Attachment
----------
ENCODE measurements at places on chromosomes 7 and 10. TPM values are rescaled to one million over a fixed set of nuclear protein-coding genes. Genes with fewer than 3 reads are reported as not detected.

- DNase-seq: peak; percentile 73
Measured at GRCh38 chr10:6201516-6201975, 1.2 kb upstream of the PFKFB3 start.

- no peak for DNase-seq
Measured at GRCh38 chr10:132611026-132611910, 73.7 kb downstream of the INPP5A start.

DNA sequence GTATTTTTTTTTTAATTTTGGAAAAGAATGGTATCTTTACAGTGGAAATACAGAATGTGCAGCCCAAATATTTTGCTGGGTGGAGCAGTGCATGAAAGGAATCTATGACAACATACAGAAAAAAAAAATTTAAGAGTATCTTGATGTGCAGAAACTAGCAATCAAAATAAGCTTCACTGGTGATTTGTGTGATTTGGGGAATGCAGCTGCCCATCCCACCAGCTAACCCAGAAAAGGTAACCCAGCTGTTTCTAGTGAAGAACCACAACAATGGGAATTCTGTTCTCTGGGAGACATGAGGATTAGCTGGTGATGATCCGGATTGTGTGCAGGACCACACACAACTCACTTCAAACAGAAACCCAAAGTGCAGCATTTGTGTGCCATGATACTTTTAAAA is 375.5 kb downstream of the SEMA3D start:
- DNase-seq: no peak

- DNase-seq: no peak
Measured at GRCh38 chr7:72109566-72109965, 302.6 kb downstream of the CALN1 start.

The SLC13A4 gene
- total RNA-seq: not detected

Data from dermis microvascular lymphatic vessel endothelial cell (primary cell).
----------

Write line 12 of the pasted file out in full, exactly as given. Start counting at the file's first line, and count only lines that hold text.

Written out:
Data from dermis microvascular lymphatic vessel endothelial cell (primary cell).